You may recall that HRM almost passed the 2020 budget back at the beginning of March. It was approved in principle with all the ins and outs from our options list, but the final ratification at Council didn’t happen before COVID upended everything. The draft that never was is a tough one to let go of because it kept the tax bill low, included some great investments in programming and capital, and didn’t require HRM to take on any new debt. In politics, you usually have to choose some combination of those things, not all three! We really couldn’t have asked for better and it, sadly, turned out to be too good to be true.
COVID has punched a giant hole in HRM’s revenue assumptions. The municipality isn’t collecting transit fares or parking revenue, there are losses in terms of deferring the payment date for taxes, and recreation programming has basically stopped. The municipality is losing several million a month and no one can say for certain how long that will last or how quick the COVID recovery will be.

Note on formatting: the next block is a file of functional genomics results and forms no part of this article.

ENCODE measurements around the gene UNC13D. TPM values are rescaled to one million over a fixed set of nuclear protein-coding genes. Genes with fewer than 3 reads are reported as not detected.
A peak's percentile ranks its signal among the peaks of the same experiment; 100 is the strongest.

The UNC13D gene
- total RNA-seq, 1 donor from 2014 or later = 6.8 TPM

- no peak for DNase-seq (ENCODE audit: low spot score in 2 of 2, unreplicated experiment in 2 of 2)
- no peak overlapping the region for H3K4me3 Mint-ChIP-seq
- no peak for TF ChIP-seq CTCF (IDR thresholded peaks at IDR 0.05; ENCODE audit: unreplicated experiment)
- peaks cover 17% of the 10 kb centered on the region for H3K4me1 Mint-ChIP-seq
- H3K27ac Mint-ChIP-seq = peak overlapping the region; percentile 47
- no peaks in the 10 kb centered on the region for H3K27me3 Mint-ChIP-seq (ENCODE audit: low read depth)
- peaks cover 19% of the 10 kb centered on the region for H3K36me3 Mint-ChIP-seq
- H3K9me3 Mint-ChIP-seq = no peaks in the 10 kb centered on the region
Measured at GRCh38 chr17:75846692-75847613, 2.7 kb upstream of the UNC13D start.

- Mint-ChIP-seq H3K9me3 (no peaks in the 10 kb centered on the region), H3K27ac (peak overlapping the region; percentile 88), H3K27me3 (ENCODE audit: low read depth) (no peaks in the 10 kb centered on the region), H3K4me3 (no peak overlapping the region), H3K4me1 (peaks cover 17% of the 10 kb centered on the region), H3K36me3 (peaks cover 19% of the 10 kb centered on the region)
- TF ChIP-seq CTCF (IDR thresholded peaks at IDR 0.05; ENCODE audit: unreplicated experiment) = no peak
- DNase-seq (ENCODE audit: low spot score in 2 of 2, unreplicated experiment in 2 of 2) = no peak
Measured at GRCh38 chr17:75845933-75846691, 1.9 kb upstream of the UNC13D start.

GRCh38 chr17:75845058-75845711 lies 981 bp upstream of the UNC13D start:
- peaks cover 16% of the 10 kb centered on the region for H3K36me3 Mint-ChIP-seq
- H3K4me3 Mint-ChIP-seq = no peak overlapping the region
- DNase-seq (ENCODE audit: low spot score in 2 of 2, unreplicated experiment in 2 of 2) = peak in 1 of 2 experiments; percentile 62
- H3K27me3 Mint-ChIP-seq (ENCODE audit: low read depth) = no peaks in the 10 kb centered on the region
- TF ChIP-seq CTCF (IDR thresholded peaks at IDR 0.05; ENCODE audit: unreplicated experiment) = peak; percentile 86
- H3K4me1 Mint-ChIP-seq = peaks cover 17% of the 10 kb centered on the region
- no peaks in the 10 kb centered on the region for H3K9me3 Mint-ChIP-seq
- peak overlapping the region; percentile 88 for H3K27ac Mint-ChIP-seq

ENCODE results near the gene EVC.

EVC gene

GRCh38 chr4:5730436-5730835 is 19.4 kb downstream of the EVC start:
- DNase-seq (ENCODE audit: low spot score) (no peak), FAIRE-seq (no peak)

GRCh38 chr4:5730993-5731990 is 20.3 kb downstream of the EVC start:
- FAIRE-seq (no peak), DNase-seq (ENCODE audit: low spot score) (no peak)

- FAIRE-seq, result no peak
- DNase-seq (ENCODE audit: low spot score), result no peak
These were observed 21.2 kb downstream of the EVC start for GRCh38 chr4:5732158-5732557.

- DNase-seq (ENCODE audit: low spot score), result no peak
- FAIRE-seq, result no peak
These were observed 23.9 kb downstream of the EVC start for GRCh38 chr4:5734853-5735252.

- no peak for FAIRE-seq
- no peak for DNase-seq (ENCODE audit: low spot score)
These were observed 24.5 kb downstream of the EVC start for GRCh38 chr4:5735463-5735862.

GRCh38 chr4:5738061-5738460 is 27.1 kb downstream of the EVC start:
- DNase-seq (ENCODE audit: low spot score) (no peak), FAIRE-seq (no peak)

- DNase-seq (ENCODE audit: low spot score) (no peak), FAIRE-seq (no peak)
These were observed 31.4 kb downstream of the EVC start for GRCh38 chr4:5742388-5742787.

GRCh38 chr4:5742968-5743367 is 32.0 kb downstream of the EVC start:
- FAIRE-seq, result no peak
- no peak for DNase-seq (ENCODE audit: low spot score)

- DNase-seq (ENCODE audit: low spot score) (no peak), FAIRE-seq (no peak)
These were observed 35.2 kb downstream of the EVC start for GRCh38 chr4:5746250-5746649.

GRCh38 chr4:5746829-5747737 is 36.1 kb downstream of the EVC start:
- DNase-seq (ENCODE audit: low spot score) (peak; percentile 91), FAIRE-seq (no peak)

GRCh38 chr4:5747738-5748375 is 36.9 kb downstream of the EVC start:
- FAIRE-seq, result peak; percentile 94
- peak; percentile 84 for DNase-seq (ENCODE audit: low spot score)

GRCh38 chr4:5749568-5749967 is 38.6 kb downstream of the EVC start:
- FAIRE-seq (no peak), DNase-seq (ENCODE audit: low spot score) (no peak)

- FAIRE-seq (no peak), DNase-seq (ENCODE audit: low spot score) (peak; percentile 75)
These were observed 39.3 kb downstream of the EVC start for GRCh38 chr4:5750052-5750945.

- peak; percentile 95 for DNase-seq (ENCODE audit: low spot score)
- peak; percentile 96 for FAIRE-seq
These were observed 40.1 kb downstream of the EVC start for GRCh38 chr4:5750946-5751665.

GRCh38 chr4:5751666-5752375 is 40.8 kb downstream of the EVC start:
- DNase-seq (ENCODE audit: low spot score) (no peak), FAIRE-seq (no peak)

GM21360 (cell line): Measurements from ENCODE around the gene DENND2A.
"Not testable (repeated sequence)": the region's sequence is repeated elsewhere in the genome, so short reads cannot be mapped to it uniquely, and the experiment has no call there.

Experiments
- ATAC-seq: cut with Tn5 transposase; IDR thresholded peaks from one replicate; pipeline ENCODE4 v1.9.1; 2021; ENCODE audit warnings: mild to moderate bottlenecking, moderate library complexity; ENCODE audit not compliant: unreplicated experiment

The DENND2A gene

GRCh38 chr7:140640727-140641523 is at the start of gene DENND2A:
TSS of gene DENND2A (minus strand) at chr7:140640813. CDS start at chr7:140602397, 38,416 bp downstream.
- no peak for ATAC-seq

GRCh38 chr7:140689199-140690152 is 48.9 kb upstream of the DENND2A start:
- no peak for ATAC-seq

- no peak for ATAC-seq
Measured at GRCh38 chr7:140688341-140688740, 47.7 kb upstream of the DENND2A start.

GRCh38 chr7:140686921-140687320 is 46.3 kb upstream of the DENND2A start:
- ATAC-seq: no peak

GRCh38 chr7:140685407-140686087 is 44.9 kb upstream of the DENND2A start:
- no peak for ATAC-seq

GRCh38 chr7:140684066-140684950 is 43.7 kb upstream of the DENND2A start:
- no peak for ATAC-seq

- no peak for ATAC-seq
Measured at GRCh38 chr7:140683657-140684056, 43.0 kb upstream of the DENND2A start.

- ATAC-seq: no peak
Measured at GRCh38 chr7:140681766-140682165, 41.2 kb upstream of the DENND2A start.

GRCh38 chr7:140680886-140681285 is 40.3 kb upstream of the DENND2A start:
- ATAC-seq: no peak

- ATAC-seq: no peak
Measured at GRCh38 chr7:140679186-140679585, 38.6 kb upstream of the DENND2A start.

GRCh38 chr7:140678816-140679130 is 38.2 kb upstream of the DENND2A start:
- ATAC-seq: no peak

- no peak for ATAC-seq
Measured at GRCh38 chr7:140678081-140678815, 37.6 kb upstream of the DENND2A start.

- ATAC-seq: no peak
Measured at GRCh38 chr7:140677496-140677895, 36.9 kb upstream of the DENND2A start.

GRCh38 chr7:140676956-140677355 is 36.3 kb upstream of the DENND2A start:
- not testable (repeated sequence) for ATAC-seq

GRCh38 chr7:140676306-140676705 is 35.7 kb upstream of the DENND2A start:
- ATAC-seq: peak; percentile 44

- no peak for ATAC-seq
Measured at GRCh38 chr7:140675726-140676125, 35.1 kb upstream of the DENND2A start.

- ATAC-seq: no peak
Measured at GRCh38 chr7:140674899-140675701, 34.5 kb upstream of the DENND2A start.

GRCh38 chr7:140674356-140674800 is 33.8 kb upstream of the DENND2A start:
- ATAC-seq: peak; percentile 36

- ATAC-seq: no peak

We also don’t know what aid might be available from the federal and provincial governments. The Province announced a loan program for municipalities this week, which allows borrowing to replace deferred taxes over a three year period. Municipal leaders are right to characterize the Provincial loan program as a good start, not a solution. Low interest loans are nice, but they still have to be paid back, with interest, and relatively quickly. Consider that the federal and provincial governments will be paying for their costs of COVID-19 for generations, but municipalities are suppose to be all balanced out again in three years! Municipalities have much less fiscal capacity than the federal and provincial governments, are pretty much dependent on a single revenue source (property taxes), and have had to keep essential services, like transit, running during this crisis. Squaring that circle without aid is going to be very hard.